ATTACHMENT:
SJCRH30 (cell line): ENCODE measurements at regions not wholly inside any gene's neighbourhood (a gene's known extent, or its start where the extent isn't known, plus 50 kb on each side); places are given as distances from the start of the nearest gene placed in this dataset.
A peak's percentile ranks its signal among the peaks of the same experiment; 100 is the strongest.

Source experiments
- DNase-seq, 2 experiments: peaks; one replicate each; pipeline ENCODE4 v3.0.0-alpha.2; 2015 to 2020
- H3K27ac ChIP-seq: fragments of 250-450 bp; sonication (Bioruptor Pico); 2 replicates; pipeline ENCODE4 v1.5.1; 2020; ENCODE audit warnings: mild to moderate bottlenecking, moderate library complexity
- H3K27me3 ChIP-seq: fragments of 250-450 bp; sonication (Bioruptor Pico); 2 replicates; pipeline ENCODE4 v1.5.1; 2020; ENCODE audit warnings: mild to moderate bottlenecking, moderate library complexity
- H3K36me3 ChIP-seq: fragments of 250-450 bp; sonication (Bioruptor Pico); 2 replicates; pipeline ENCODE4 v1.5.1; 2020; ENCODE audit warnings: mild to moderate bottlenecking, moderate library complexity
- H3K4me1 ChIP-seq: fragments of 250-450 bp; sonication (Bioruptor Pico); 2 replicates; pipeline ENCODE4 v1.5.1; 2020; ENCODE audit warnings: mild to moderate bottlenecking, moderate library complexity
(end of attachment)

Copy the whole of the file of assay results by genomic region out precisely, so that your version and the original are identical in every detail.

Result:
SJCRH30 (cell line): ENCODE measurements at regions not wholly inside any gene's neighbourhood (a gene's known extent, or its start where the extent isn't known, plus 50 kb on each side); places are given as distances from the start of the nearest gene placed in this dataset.
A peak's percentile ranks its signal among the peaks of the same experiment; 100 is the strongest.

Source experiments
- DNase-seq, 2 experiments: peaks; one replicate each; pipeline ENCODE4 v3.0.0-alpha.2; 2015 to 2020
- H3K27ac ChIP-seq: fragments of 250-450 bp; sonication (Bioruptor Pico); 2 replicates; pipeline ENCODE4 v1.5.1; 2020; ENCODE audit warnings: mild to moderate bottlenecking, moderate library complexity
- H3K27me3 ChIP-seq: fragments of 250-450 bp; sonication (Bioruptor Pico); 2 replicates; pipeline ENCODE4 v1.5.1; 2020; ENCODE audit warnings: mild to moderate bottlenecking, moderate library complexity
- H3K36me3 ChIP-seq: fragments of 250-450 bp; sonication (Bioruptor Pico); 2 replicates; pipeline ENCODE4 v1.5.1; 2020; ENCODE audit warnings: mild to moderate bottlenecking, moderate library complexity
- H3K4me1 ChIP-seq: fragments of 250-450 bp; sonication (Bioruptor Pico); 2 replicates; pipeline ENCODE4 v1.5.1; 2020; ENCODE audit warnings: mild to moderate bottlenecking, moderate library complexity